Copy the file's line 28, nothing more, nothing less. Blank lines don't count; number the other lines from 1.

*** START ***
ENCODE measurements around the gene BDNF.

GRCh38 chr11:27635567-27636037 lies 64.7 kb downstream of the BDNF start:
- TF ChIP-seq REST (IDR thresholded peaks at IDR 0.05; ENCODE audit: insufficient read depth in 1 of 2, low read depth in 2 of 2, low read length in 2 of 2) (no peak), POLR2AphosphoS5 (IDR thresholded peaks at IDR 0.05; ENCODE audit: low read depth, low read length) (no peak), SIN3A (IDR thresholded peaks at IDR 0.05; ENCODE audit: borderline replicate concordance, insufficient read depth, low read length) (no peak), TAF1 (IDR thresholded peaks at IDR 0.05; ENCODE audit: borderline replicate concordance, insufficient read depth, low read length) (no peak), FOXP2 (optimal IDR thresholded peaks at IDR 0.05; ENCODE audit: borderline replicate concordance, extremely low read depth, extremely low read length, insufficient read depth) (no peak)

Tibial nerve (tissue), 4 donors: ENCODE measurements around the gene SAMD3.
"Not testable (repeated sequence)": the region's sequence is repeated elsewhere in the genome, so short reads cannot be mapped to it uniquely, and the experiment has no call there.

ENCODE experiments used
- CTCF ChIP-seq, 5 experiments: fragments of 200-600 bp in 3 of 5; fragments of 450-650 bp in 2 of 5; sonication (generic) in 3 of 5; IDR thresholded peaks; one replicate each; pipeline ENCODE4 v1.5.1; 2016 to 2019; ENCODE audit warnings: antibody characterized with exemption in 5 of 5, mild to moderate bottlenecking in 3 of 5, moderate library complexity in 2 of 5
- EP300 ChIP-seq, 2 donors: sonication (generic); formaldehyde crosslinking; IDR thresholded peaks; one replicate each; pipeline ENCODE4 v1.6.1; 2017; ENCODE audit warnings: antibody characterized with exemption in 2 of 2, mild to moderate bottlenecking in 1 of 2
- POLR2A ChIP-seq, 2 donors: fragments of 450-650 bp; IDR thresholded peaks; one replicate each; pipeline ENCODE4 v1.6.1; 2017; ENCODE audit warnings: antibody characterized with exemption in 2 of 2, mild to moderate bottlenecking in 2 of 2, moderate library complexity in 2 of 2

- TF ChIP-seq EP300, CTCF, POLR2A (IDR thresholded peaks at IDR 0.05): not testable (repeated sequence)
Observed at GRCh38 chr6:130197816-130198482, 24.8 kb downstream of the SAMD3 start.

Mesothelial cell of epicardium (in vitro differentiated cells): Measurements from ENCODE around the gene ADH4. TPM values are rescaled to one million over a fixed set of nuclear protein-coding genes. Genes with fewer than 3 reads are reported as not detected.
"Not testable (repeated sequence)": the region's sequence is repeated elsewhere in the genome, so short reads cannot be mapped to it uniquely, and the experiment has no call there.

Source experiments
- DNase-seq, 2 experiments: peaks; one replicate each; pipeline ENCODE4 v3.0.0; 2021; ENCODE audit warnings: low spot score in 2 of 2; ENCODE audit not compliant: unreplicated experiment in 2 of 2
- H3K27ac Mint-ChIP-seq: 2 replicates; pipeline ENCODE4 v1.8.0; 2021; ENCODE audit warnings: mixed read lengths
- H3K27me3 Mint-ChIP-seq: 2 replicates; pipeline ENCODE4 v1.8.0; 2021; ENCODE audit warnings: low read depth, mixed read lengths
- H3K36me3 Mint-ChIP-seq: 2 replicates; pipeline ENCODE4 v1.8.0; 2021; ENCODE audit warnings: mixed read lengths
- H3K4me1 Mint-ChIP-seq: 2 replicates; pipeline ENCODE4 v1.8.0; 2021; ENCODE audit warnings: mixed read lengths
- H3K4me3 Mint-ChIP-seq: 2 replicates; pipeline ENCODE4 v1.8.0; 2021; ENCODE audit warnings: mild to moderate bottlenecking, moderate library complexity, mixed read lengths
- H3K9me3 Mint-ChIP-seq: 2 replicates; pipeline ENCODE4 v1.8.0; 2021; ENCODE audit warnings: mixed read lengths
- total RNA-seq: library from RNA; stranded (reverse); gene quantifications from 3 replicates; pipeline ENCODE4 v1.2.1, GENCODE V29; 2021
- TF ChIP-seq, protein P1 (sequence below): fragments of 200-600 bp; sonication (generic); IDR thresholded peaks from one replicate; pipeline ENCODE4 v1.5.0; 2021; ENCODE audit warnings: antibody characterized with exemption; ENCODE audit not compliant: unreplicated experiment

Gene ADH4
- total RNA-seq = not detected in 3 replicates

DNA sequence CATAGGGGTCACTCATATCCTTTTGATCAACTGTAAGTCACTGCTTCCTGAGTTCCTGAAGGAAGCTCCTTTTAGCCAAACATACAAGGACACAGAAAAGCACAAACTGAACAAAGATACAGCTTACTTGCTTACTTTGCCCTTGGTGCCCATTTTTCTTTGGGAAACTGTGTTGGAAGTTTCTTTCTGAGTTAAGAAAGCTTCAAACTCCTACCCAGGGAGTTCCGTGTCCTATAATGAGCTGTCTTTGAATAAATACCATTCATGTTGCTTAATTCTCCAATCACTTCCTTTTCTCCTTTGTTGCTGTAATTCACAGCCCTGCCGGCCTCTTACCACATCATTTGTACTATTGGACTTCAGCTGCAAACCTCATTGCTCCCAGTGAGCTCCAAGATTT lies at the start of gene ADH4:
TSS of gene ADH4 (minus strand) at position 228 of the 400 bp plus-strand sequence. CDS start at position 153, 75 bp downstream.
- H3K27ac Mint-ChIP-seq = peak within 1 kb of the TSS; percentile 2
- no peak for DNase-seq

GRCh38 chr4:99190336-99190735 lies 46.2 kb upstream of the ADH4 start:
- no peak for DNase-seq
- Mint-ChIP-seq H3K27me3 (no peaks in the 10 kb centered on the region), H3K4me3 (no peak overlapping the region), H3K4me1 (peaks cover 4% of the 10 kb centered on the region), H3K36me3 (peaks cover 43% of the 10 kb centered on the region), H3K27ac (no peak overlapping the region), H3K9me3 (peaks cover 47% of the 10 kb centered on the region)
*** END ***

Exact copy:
- H3K27ac Mint-ChIP-seq = peak within 1 kb of the TSS; percentile 2